What We Thought: I am always on the lookout for books written by indigenous authors – not always an easy task when you are based in the UK – so I was particularly pleased when this year’s CBC Canada Reads programme introduced me to Birdie – a book by and about a present-day Cree woman.
Tracey Lindberg is a citizen of As’in’i’wa’chi Ni’yaw Nation Rocky Mountain Cree and comes from the Kelly Lake Cree Nation community. She is a lawyer teaching Indigenous studies and Indigenous law at two Canadian universities, and describes herself as “next in a long line of argumentative Cree women.” Birdie is her first novel.
Birdie is the nickname for Bernice, a ‘big, beautiful Cree woman’ with a deeply troubled past. She has grown up an outsider, living beyond the boundaries a reserve in northern Alberta because her family are not recognised as ‘status Indians.’ She has been fostered, homeless, incarcerated in a sanitorium. She has been called many other names, too – little brown dolly, fat cow, buffalo.
We first meet her in Gibsons, British Columbia, where the long-running television series, Beachcombers was filmed. As a child, Birdie loved Beachcombers, because one of its lead characters was a First Nations man – a rare positive male role model. The men in her real life, the ‘uncles’, are shadowy figures, one of the many things in Birdie’s life that no one talks about.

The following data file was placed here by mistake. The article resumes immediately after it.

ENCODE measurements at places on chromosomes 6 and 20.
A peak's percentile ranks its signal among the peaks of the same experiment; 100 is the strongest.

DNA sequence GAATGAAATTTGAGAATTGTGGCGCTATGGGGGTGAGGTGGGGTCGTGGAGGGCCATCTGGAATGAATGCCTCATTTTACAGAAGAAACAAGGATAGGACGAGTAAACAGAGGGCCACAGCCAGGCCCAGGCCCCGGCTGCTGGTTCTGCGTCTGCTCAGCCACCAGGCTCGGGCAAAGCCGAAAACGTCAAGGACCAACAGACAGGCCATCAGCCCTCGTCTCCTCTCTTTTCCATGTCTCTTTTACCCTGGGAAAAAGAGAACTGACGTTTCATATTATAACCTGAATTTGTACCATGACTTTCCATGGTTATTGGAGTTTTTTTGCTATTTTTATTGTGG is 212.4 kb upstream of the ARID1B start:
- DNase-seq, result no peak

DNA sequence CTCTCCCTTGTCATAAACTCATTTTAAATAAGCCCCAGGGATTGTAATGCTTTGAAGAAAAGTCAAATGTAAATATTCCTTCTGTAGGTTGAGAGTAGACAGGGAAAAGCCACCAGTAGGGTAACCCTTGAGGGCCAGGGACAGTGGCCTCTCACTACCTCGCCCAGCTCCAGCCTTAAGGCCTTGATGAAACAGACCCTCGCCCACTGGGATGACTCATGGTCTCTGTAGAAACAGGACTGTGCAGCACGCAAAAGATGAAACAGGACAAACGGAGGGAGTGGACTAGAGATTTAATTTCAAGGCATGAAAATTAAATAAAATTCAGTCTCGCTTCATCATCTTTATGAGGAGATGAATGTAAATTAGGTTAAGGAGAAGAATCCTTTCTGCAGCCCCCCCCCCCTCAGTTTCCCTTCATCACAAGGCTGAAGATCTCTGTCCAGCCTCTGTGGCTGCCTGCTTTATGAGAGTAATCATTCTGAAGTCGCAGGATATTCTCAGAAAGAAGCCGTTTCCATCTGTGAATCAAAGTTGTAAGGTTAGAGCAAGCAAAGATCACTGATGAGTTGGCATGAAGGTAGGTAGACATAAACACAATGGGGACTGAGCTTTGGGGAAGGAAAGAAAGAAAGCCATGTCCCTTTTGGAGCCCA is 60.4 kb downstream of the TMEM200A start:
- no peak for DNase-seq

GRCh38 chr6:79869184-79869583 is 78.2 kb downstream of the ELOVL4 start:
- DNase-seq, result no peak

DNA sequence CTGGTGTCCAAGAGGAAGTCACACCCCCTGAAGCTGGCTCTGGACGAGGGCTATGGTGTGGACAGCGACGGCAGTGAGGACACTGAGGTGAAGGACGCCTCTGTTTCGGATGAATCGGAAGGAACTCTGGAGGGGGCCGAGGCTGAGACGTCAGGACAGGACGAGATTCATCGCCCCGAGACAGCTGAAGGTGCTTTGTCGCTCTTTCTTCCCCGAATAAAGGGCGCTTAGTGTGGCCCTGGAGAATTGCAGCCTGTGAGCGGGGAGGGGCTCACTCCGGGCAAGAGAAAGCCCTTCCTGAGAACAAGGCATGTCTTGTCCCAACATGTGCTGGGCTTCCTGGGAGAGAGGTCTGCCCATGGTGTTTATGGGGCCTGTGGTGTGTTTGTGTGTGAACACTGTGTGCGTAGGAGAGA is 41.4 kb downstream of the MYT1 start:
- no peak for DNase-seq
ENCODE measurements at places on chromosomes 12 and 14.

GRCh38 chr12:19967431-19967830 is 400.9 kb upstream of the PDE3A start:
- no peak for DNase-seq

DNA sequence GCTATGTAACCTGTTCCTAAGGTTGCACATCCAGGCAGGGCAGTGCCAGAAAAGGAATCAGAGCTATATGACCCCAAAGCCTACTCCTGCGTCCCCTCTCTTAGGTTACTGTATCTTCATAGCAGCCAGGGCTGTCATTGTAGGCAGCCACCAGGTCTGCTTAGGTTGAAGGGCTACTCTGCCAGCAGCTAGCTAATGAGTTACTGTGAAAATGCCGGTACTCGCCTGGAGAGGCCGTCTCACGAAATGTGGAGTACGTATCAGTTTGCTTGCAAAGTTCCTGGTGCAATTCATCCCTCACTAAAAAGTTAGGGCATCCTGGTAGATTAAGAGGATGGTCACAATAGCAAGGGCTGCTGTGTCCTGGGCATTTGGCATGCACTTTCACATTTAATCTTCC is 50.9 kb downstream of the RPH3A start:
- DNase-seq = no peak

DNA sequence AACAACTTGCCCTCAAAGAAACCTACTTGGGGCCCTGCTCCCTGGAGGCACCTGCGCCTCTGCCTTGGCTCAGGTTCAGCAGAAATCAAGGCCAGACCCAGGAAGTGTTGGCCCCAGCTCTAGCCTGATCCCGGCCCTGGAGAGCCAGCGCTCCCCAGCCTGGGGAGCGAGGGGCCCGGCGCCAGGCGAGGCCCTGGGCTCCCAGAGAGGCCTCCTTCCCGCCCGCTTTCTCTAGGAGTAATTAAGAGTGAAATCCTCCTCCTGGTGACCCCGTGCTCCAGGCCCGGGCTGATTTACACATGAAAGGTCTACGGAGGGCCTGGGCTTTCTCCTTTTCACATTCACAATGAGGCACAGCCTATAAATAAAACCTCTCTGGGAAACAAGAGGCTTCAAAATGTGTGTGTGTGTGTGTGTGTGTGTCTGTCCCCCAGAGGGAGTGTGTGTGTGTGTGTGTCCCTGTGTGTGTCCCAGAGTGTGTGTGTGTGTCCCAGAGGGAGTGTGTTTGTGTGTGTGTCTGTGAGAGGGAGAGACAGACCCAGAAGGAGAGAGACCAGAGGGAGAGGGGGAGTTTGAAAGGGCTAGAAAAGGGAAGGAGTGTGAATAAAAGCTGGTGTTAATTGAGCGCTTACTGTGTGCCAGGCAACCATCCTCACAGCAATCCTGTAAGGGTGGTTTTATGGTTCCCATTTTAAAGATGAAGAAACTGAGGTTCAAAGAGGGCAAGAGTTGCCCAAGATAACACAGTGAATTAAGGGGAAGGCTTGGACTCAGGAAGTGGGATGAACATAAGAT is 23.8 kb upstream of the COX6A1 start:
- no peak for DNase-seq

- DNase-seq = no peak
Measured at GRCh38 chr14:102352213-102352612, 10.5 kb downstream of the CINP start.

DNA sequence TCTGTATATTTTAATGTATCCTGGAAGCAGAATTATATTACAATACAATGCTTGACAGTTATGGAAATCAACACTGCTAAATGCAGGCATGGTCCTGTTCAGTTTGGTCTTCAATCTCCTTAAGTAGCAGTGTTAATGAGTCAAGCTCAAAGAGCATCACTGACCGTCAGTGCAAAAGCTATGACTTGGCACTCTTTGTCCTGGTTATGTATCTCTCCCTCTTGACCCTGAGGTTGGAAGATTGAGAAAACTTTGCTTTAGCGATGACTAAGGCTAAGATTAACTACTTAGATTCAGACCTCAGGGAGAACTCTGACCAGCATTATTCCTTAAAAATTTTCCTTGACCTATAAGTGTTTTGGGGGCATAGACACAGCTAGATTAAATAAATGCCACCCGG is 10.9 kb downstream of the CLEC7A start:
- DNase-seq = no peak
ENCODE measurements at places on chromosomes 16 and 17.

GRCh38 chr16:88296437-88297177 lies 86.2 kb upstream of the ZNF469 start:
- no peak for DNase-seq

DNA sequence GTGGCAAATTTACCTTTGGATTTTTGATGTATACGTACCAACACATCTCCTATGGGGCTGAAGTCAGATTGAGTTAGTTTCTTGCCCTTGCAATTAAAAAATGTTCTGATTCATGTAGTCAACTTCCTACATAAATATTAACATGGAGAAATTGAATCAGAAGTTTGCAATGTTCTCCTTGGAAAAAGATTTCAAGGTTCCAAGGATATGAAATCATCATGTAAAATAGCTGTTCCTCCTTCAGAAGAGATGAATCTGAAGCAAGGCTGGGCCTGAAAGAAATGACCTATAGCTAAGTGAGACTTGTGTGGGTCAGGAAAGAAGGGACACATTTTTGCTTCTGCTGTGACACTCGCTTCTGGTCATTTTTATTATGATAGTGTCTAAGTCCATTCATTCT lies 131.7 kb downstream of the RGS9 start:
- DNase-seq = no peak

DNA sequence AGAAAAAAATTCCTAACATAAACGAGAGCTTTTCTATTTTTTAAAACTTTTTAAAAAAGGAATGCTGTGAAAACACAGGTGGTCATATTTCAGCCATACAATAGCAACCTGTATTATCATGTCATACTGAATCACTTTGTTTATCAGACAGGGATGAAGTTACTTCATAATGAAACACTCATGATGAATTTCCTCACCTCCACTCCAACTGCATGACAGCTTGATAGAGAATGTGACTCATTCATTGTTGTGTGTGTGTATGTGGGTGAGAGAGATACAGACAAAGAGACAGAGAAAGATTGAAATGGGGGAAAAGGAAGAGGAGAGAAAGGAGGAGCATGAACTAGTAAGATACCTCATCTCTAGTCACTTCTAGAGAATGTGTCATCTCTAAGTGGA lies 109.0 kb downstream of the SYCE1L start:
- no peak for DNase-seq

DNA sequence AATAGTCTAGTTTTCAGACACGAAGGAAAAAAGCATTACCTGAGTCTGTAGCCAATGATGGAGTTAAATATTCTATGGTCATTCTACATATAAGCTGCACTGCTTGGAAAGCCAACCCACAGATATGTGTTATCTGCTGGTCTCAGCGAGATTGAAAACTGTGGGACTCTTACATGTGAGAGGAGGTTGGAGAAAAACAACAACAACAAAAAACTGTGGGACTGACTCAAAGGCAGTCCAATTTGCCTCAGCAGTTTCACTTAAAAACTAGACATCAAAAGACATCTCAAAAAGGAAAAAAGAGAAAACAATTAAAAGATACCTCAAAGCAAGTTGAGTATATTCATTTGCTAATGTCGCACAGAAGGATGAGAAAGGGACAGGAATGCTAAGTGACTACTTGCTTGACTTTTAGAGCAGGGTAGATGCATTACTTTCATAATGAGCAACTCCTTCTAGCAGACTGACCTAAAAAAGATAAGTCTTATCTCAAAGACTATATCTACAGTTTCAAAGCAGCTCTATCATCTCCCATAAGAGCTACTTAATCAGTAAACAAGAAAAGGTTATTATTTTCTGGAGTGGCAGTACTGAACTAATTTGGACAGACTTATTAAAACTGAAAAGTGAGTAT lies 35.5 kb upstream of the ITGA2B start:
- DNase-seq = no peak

“No one ever talked about a lot of things. What happened to Freda’s mom ... Why Maggie stopped talking to anyone. When the electricity would come back on. Why no one stayed with the uncles. The silence about what was happening around then seeped into the kitchen, first. Permeating the curtains. Eating into the linoleum. Eventually settling into the fridge.”
In Gibsons, Birdie takes a job in a bakery run by Lola, an elderly white woman. But she can’t escape from the ghosts of her past. She retires to bed, and her spirit seems to leave her body, taking her on a dreamquest. Alarmed, Lola manages to contact Birdie’s Auntie Val and her cousin, skinny Freda, and as the three women gather around Bernice, she finds the strength travel back along the path that led her to Gibsons, and to emerge the other side, stronger and healthier.
Birdie is permeated with many aspects of Cree culture. In particular, pimatisewin, a word which Lindberg uses for the tree of life. In the book, the tree itself it sick, like Bernice, something which seems to represent the damage inflicted on the Cree nation. But when Bernice is at last able to reach out beyond her own suffering, she makes an offering to the tree which is healing for them both.
I must put in a word for the gorgeous cover. The more you study the central image, the more you find hidden depths in what appears, at first, to be a traditional image.
Birdie celebrates the strength, unity and wisdom of Cree women. Lindberg calls this book a ‘love letter to her mom and her aunties.’But at the same time it does not shirk from showing the lasting harm done to indigenous communities by colonisation, resulting in deeply dysfunctional families.
You’ll enjoy this if you loved: A Cupboard Full of Coats by Yvvette Edwards, The Roundhouse by Louise Erdrich,
Avoid if you dislike: stories dealing with sexual abuse.
Perfect Accompaniment: Home-baked sweet rolls with tea
Genre: Literary Fiction, Indigenous authors